As the new year begins, here are the hopes for 2015:
- That anti-shackling legislation continues to spread around the country, including here in Indiana, which would allow detained children to appear without shackles during court hearings unless the judge has made a specific finding that shackles are necessary to protect the child and/or the community.
- That money will continue to be diverted away from secure detention to community programs, such as day reporting, evening reporting, increased access to counseling, therapeutic foster care beds, and many, many more programs. There is a such a dearth of programs in rural communities, but some counties and regions are coming up with creative solutions that can be jumping off points for other communities. States such as Illinois and Ohio have formally created financial diversion programs that can be shared by all counties, not just the most populous, that should also be considered.
- There must be an increase in undergraduate programs and recruiting efforts for juvenile-focused social workers and substance abuse counselors, and graduate programs for child psychiatrists and clinical psychologists in order to meet the needs throughout the juvenile justice system.
- That adolescent competency statutes will be enacted in all states, including here in Indiana, to put forth a variety of diversion paths for children who are in the juvenile justice system due to mental health issues.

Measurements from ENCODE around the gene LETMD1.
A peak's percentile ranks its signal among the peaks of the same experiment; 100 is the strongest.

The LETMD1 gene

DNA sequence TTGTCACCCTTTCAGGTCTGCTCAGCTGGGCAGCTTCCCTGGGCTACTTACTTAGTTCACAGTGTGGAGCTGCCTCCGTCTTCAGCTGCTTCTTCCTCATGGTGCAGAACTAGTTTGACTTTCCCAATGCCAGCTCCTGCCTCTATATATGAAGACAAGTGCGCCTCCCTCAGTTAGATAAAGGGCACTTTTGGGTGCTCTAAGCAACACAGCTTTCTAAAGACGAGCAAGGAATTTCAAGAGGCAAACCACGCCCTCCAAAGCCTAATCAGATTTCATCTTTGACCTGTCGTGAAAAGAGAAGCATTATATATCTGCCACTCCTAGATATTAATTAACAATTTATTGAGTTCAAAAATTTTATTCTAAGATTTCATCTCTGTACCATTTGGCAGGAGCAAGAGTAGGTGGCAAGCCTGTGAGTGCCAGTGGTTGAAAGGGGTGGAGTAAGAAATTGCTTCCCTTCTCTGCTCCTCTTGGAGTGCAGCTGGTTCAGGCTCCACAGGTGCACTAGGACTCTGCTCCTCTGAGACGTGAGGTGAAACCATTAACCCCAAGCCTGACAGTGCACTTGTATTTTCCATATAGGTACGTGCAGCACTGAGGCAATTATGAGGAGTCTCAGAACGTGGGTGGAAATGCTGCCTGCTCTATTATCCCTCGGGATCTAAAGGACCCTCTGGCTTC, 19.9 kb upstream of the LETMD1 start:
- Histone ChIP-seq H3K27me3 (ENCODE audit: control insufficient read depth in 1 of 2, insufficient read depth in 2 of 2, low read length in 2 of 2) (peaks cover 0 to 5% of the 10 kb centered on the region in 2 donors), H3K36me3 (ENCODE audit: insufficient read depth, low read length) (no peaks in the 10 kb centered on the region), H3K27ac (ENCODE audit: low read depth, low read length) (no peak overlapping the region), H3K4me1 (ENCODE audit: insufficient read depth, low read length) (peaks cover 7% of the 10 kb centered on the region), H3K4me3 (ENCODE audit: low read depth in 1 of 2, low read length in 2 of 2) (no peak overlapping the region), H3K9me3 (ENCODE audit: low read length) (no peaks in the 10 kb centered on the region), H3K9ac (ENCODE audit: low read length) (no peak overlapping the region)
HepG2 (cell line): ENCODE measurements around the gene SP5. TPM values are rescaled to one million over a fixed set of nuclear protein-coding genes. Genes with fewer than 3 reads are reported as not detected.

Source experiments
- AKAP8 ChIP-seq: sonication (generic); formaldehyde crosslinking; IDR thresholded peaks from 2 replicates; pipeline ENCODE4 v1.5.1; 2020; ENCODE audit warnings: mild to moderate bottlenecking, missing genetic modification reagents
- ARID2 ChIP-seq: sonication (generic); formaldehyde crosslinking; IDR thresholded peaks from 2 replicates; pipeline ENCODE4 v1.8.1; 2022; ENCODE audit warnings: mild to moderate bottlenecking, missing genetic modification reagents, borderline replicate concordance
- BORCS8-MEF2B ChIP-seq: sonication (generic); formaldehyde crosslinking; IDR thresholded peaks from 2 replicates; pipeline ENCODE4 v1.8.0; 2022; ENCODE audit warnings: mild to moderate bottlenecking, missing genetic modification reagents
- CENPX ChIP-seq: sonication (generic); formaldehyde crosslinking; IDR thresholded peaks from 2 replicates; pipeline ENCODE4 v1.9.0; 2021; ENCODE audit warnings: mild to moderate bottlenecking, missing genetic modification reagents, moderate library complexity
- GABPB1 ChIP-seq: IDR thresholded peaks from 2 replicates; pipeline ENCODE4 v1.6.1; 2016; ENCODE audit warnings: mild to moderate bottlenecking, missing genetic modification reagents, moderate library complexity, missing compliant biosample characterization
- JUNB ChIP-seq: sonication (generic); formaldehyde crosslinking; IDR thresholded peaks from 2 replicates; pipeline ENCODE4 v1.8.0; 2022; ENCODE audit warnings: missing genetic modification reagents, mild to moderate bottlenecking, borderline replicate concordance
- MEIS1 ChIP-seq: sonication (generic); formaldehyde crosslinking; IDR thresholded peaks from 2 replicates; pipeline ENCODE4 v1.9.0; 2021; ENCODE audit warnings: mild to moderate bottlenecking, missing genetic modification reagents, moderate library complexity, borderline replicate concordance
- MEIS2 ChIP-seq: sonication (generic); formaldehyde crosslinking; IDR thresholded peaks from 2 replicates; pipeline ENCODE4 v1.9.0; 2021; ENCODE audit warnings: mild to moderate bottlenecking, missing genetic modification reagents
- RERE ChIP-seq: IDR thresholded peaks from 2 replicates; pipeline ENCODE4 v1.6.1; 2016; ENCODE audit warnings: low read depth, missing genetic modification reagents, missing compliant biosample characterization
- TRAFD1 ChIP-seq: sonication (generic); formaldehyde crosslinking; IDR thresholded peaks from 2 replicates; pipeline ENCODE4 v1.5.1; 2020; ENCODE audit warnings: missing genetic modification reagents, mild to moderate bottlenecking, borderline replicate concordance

- That every child has an attorney to explain the juvenile delinquency system to him or her and what an attorney can do to assist the child, even if the child later waives the right to counsel after the advisement of rights.
- That no status offenders will be placed at the Department of Correction for violation of a court order.
- That there will be increased flexibility to move a child between the delinquency system and the CHINS system when it becomes obvious that the child’s alleged delinquent behavior is the smallest part of the child’s story. In the alternative, that there is a new juvenile court category for crossover youth who would no longer be subject to simultaneous CHINS and delinquency cases, but rather the needs of the family and child would be addressed in one single court case.
- That there are increased opportunities for all of us in the juvenile system to learn from others about new programs and developments, whether here in Indiana or nationally.
Let’s see where we go…